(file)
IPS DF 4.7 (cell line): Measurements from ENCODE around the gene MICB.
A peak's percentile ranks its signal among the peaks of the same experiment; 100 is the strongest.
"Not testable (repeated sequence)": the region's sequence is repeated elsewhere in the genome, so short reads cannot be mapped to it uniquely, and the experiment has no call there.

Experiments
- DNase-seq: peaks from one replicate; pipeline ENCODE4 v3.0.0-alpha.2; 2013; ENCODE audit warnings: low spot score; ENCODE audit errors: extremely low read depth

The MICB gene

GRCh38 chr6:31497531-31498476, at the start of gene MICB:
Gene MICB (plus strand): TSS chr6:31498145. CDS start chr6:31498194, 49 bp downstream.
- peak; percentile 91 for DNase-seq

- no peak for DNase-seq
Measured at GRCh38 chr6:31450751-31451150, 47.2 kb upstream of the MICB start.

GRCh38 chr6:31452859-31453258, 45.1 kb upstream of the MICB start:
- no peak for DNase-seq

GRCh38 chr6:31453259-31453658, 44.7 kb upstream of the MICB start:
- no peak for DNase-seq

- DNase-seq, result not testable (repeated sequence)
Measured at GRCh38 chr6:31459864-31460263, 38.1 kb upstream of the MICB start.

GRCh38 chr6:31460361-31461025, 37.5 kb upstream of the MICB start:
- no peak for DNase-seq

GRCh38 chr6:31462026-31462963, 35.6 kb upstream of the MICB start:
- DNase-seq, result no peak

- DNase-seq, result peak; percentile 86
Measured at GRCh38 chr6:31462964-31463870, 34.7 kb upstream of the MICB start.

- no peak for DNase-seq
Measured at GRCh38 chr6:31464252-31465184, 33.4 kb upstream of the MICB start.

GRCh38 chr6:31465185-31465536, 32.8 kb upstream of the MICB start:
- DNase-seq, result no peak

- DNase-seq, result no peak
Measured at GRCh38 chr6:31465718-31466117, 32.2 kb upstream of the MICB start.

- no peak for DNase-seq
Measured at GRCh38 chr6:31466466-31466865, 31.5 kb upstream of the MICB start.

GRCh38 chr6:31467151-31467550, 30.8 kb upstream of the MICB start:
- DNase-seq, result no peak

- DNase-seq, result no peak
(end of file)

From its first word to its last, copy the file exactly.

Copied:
IPS DF 4.7 (cell line): Measurements from ENCODE around the gene MICB.
A peak's percentile ranks its signal among the peaks of the same experiment; 100 is the strongest.
"Not testable (repeated sequence)": the region's sequence is repeated elsewhere in the genome, so short reads cannot be mapped to it uniquely, and the experiment has no call there.

Experiments
- DNase-seq: peaks from one replicate; pipeline ENCODE4 v3.0.0-alpha.2; 2013; ENCODE audit warnings: low spot score; ENCODE audit errors: extremely low read depth

The MICB gene

GRCh38 chr6:31497531-31498476, at the start of gene MICB:
Gene MICB (plus strand): TSS chr6:31498145. CDS start chr6:31498194, 49 bp downstream.
- peak; percentile 91 for DNase-seq

- no peak for DNase-seq
Measured at GRCh38 chr6:31450751-31451150, 47.2 kb upstream of the MICB start.

GRCh38 chr6:31452859-31453258, 45.1 kb upstream of the MICB start:
- no peak for DNase-seq

GRCh38 chr6:31453259-31453658, 44.7 kb upstream of the MICB start:
- no peak for DNase-seq

- DNase-seq, result not testable (repeated sequence)
Measured at GRCh38 chr6:31459864-31460263, 38.1 kb upstream of the MICB start.

GRCh38 chr6:31460361-31461025, 37.5 kb upstream of the MICB start:
- no peak for DNase-seq

GRCh38 chr6:31462026-31462963, 35.6 kb upstream of the MICB start:
- DNase-seq, result no peak

- DNase-seq, result peak; percentile 86
Measured at GRCh38 chr6:31462964-31463870, 34.7 kb upstream of the MICB start.

- no peak for DNase-seq
Measured at GRCh38 chr6:31464252-31465184, 33.4 kb upstream of the MICB start.

GRCh38 chr6:31465185-31465536, 32.8 kb upstream of the MICB start:
- DNase-seq, result no peak

- DNase-seq, result no peak
Measured at GRCh38 chr6:31465718-31466117, 32.2 kb upstream of the MICB start.

- no peak for DNase-seq
Measured at GRCh38 chr6:31466466-31466865, 31.5 kb upstream of the MICB start.

GRCh38 chr6:31467151-31467550, 30.8 kb upstream of the MICB start:
- DNase-seq, result no peak

- DNase-seq, result no peak